BEMIDJI, Minn. (March 8, 2011) — The British Empire’s era of colonialization and expansion was closely related to the Royal Geographic Society’s global mission to advance geographic science. Susan Cook, assistant professor of English at Bemidji State University, will illustrate how two noted English authors opposed the empire’s colonial enterprise as part of the University’s Honors Council Lecture Series.
Cook’s lecture, which is free and open to the public, will be held at 7 p.m. Tuesday, March 15, in Hagg-Sauer Hall 107 on the Bemidji State campus.
The Royal Geographic Society was founded in 1830 with the stated purpose of advancing geographic science in Britain and around the world. This geographic advancement became nearly synonymous with colonial expansion and the establishment of Britain as an imperial nation throughout the 19th century. The society reflected a wide-spread cultural interest in discovery, knowledge, mapping and incorporating space. These interests were reflected in both positive and negative fashion by Victorian novelists.
Cook’s lecture will focus on Thomas Hardy’s Wessex and Charlotte Brontë’s Villette, examining the way both of these fictionally named, but identifiable, English or continental locales are mapped at cross purposes to the mission of the society and the colonial enterprise. Hardy and Brontë map by renaming—an imperial gesture, but in each of their cases a subversive one. Instead of reflecting geographic advancement, these authors critique the imperial nation from the inside out.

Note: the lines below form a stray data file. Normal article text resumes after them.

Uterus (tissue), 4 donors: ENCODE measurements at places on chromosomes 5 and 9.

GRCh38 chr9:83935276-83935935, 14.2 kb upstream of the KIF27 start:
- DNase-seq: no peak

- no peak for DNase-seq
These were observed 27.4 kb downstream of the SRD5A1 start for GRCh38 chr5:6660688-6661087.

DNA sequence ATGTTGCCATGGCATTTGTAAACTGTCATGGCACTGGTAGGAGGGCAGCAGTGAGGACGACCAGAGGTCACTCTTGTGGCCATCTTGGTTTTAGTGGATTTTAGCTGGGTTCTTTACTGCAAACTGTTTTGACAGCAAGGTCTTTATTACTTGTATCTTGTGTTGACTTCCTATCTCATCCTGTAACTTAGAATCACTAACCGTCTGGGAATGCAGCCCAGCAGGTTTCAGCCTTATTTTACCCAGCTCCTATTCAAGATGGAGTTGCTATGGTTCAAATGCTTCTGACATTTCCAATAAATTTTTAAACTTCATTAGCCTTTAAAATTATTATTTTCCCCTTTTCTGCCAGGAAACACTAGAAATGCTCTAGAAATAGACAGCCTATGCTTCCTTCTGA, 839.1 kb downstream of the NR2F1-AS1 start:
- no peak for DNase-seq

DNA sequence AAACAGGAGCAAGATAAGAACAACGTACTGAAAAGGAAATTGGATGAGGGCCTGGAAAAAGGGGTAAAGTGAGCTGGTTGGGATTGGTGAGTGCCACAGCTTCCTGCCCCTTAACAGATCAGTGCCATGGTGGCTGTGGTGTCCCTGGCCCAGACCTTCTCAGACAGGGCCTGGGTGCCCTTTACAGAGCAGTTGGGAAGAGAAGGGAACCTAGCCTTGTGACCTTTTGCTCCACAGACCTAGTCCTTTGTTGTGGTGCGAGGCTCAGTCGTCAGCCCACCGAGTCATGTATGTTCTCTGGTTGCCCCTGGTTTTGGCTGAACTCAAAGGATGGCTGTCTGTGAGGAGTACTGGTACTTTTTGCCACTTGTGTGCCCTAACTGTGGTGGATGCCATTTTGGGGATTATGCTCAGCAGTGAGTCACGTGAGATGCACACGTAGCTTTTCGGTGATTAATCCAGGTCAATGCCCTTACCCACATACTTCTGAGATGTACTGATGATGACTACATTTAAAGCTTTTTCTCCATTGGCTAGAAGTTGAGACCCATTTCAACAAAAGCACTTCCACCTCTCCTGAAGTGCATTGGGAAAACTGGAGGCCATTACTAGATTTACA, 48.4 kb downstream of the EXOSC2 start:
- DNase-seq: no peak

Cook is delivering the fourth of seven Honors Council lectures offered as part of the Spring 2011 schedule. The Honors Council Lecture Series is hosted by the Bemidji State University Honors Council. The council is the advisory group to the Honors Program comprised of 12 faculty members from all three of the University’s colleges. Student representatives also are elected to the council by their cohorts for one-year terms.
2011 Spring Honors Council Lecture Series schedule
March 15 – 7 p.m. – Susan Cook, English, “Naming Places and Displacing Names: The Counter-Imperialism of Thomas Hardy’s Wessex and Charlotte Brönte’s Villette.” Hagg-Sauer 107.
March 30 – 7 p.m. – Brian Donovan, English, “Platonic Solid: Plato’s Gorgias – 464b-465c, as a Cube.” Bridgeman 100.
April 12 – 7 p.m. – Chris Robertson, English, “Managing Apocalypse: A Cultural History of the Mormon Cricket.” Hagg-Sauer 107.
April 19 – 7 p.m. – Colleen Greer & Deb Peterson, sociology, “Caregiving ‘Talk’ and the Reproduction of Caregiving Inequalities.” Hagg-Sauer 107.
For more information about the Honors Council Lecture Series, please contact the honors program at (218) 755-3984.
About the Honors Council
The Bemidji State University Honors Council selects participants on a competitive basis for the University’s honors program. Honors program participants have the ability and desire to engage in academic challenges extending beyond their majors and the University’s liberal education requirements. These students can participate in the Honors Program, an interdisciplinary program of study culminating in an Honors thesis or project. As members of this community, honors students collaborate with a faculty advisor and the Honors Council to plan their studies and manage the responsibilities that correspond with the program’s freedoms.